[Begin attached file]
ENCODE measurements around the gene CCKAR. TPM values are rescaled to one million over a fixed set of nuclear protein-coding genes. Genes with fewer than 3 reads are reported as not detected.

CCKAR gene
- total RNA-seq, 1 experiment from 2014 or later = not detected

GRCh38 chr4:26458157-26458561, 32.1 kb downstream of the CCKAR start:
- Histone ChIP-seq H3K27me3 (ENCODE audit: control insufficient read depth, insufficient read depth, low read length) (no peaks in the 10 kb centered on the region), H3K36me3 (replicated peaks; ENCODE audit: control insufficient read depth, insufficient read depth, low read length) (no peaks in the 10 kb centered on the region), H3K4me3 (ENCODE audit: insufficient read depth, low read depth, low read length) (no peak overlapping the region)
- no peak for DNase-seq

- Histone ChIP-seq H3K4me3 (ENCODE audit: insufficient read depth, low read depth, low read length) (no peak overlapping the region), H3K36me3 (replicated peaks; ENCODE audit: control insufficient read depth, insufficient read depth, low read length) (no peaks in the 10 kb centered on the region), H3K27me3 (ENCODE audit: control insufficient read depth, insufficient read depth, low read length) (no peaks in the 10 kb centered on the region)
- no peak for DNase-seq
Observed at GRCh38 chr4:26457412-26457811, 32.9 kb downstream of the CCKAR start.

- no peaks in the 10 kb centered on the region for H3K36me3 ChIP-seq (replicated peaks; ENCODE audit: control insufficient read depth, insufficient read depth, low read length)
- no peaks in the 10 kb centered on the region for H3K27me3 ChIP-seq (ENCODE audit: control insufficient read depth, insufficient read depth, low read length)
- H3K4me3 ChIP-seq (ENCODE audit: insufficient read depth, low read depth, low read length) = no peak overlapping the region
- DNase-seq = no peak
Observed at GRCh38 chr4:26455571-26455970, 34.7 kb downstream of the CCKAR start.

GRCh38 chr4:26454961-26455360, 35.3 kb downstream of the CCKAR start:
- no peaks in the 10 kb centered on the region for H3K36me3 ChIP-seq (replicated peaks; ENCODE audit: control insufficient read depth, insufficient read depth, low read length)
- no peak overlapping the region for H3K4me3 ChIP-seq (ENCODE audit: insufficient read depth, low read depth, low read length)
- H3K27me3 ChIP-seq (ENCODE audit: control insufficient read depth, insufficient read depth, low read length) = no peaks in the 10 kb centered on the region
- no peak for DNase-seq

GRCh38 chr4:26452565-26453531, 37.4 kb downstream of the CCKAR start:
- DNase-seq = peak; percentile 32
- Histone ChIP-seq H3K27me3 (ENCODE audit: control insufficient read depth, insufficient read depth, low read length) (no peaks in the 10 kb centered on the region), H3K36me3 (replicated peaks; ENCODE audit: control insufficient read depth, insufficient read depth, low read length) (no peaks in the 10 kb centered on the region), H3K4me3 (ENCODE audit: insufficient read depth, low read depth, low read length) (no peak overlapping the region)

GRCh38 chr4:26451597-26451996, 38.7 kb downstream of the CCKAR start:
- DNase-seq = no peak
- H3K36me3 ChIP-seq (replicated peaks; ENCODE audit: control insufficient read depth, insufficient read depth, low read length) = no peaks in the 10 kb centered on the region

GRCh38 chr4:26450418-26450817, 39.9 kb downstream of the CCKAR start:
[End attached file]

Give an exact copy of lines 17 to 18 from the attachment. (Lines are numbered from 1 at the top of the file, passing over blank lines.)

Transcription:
- no peak overlapping the region for H3K4me3 ChIP-seq (ENCODE audit: insufficient read depth, low read depth, low read length)
- H3K27me3 ChIP-seq (ENCODE audit: control insufficient read depth, insufficient read depth, low read length) = no peaks in the 10 kb centered on the region